The concept of the American dream is ultimately a nebulous one, but in its most basic formulation, it goes something like this: penniless man arrives on U.S. shores and, by dint of hard work and commitment to his beliefs, achieves terrific monetary success. It's always been a lie of course, for every person that achieves this rags-to-riches transformation, thousands remain in perpetual poverty. But it's remained a useful fiction, allowing us to see ourselves as residents of an idealized country filled with endless possibilities.
In A Green Story, though, writer-director Nika Agiashvili buys into the concept with the zeal of a true believer, presenting his hero as nothing less than an exemplary American. In telling the real-life tale of Earth Friendly Products founder Van Vlahakis (Ed O'Ross), the film employs an episodic flashback structure which cuts between the present-day Van, facing a terminal cancer diagnosis as well as the sabotage efforts of competitors, and glimpses of his early life, from his father being killed by Nazi soldiers in World War II to his first arrival in America to his break with the chemical company he worked for because of their unethical practices.
It's all a bit under-sketched, with the flashback sequences failing to provide any dramatic thrust or to adequately fill out the picture of the film's main character, largely because they lean too heavily on clichéd sequences. There's the scene (two of them actually) where Van is too busy working to acknowledge his wife's attentions; there's the moment when he's denied a home loan at the bank, only to appeal to the manager who, himself an immigrant, approves the mortgage.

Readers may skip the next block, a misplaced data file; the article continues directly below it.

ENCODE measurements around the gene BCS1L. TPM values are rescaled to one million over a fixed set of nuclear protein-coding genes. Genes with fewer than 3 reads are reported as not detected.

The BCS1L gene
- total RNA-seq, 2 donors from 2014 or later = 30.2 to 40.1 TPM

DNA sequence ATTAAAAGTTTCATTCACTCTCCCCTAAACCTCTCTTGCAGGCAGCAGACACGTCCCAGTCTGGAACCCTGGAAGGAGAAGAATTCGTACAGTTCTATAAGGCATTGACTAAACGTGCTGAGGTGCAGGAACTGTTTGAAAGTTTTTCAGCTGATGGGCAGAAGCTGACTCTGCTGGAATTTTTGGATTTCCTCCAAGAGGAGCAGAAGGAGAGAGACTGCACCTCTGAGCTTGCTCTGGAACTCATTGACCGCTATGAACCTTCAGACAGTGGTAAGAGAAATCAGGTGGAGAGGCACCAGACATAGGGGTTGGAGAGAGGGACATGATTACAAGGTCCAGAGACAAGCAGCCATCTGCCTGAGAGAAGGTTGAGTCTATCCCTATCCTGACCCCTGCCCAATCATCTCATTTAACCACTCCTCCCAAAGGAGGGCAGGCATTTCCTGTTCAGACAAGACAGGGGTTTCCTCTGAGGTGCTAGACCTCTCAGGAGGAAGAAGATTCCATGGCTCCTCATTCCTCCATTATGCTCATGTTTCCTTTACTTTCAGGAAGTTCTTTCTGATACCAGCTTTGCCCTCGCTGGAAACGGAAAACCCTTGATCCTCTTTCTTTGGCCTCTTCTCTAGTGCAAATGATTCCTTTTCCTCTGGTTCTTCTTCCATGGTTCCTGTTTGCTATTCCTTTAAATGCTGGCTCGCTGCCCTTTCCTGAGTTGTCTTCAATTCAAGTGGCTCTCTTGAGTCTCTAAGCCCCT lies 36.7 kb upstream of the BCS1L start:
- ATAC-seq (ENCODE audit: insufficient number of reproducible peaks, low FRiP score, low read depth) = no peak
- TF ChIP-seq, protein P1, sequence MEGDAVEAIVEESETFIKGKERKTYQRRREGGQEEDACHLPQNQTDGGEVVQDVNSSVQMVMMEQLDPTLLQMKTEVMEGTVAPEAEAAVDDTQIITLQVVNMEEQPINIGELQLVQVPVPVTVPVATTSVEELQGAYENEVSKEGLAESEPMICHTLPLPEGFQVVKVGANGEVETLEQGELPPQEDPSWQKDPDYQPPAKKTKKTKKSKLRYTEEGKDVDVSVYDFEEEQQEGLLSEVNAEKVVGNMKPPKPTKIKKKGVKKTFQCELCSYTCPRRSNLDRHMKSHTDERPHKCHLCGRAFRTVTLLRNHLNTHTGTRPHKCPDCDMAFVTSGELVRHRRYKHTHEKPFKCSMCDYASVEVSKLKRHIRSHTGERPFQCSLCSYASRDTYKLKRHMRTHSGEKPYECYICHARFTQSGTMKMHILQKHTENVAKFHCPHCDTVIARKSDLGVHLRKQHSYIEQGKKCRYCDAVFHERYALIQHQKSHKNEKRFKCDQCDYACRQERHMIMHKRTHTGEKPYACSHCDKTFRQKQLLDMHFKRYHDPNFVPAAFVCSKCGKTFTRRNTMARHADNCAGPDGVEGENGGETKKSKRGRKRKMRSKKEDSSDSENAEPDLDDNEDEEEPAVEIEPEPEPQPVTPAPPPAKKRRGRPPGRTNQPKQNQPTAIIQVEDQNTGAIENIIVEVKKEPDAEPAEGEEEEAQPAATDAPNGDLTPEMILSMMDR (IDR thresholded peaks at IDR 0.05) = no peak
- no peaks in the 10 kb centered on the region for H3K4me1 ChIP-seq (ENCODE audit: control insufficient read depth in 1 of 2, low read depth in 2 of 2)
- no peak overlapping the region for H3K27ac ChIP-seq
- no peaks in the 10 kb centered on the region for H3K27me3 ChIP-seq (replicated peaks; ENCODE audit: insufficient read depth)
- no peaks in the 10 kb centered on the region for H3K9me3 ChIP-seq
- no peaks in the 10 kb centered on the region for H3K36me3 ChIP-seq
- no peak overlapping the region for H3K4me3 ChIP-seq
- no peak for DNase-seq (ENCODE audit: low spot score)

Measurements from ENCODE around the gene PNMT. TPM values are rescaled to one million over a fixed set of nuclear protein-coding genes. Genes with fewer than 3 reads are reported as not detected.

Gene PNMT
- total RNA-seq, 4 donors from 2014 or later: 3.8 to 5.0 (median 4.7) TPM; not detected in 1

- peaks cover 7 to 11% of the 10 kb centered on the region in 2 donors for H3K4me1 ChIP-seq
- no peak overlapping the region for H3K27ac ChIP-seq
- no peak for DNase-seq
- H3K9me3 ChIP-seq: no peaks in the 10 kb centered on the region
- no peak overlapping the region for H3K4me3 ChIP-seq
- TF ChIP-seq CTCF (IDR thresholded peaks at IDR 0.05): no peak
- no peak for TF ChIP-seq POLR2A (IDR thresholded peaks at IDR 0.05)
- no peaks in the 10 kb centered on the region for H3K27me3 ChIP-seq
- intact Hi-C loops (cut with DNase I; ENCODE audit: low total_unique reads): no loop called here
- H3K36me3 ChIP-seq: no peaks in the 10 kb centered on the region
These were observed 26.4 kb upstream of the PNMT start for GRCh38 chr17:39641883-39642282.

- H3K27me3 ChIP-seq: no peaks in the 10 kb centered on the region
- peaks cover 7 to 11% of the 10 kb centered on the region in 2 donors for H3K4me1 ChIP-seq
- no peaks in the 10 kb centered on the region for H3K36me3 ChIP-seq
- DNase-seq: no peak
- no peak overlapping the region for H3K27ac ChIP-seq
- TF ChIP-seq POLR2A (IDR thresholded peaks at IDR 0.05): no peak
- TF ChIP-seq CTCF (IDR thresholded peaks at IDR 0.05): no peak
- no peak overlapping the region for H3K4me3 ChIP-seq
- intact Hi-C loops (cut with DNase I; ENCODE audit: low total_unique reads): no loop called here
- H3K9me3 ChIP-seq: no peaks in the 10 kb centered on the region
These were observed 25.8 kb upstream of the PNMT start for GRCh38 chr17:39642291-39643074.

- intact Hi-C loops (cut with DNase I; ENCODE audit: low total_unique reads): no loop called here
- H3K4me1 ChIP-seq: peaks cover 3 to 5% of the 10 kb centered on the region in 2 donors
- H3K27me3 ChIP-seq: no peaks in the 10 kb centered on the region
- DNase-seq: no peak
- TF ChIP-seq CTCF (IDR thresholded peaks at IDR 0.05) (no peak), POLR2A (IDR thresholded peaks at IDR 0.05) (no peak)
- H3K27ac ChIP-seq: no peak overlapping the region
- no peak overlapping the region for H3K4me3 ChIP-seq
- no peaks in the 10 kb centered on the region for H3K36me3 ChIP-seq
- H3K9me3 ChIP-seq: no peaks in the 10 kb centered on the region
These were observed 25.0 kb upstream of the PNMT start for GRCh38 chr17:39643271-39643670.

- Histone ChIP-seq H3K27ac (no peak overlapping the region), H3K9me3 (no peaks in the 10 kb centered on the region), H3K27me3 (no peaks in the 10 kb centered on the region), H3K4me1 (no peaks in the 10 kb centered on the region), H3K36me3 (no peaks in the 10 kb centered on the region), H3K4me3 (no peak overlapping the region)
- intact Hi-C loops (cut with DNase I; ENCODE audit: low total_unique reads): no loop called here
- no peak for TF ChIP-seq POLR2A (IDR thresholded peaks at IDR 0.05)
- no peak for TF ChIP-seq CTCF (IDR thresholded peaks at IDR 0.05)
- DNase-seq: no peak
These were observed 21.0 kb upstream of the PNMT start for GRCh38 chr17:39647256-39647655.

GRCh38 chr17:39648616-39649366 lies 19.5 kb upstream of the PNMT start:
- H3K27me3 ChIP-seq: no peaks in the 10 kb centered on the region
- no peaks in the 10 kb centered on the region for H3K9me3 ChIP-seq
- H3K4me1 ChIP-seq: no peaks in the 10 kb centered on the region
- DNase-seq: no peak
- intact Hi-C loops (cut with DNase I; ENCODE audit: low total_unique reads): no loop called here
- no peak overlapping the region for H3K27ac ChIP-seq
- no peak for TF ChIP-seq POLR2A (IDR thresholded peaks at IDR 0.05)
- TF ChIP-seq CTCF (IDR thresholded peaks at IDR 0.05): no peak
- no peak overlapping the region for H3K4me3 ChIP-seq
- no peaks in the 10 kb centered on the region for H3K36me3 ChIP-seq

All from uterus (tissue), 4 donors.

The present-day material is scarcely any more compelling because Van is presented with an almost inhuman nobility. Apart from his penchant for womanizing, which disappears early on when he meets the right partner, there's little to this character that complicates the film's straightforward picture of its immigrant-American achiever. Van's faith may waver for a split second in the face of business machinations, but in A Green Story, the system rights itself because no one who believes in what they do, and works hard in achieving it and adheres to ethical practices, can ever fail. In the particular case of Van, thanks to an unforgivably ridiculous plot twist, it practically makes him immortal as well, as he triumphs over death as surely as he does his immoral competitors.